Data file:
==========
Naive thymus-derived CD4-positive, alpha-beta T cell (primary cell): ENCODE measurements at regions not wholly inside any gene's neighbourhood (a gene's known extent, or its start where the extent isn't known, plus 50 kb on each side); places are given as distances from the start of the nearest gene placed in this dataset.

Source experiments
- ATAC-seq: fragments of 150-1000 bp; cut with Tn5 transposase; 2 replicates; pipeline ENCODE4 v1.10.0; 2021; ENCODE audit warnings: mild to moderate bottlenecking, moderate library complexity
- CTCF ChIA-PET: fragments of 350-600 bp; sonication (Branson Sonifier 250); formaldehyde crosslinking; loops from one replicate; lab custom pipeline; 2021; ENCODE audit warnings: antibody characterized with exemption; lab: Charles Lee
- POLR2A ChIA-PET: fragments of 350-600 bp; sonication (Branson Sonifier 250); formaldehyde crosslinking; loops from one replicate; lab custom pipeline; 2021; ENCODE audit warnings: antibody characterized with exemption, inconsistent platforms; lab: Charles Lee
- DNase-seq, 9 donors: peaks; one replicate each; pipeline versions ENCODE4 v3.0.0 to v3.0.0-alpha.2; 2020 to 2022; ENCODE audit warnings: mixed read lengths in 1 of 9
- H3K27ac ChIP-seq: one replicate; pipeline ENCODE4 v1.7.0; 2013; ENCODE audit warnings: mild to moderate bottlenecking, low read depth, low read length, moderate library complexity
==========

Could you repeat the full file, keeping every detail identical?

Naive thymus-derived CD4-positive, alpha-beta T cell (primary cell): ENCODE measurements at regions not wholly inside any gene's neighbourhood (a gene's known extent, or its start where the extent isn't known, plus 50 kb on each side); places are given as distances from the start of the nearest gene placed in this dataset.

Source experiments
- ATAC-seq: fragments of 150-1000 bp; cut with Tn5 transposase; 2 replicates; pipeline ENCODE4 v1.10.0; 2021; ENCODE audit warnings: mild to moderate bottlenecking, moderate library complexity
- CTCF ChIA-PET: fragments of 350-600 bp; sonication (Branson Sonifier 250); formaldehyde crosslinking; loops from one replicate; lab custom pipeline; 2021; ENCODE audit warnings: antibody characterized with exemption; lab: Charles Lee
- POLR2A ChIA-PET: fragments of 350-600 bp; sonication (Branson Sonifier 250); formaldehyde crosslinking; loops from one replicate; lab custom pipeline; 2021; ENCODE audit warnings: antibody characterized with exemption, inconsistent platforms; lab: Charles Lee
- DNase-seq, 9 donors: peaks; one replicate each; pipeline versions ENCODE4 v3.0.0 to v3.0.0-alpha.2; 2020 to 2022; ENCODE audit warnings: mixed read lengths in 1 of 9
- H3K27ac ChIP-seq: one replicate; pipeline ENCODE4 v1.7.0; 2013; ENCODE audit warnings: mild to moderate bottlenecking, low read depth, low read length, moderate library complexity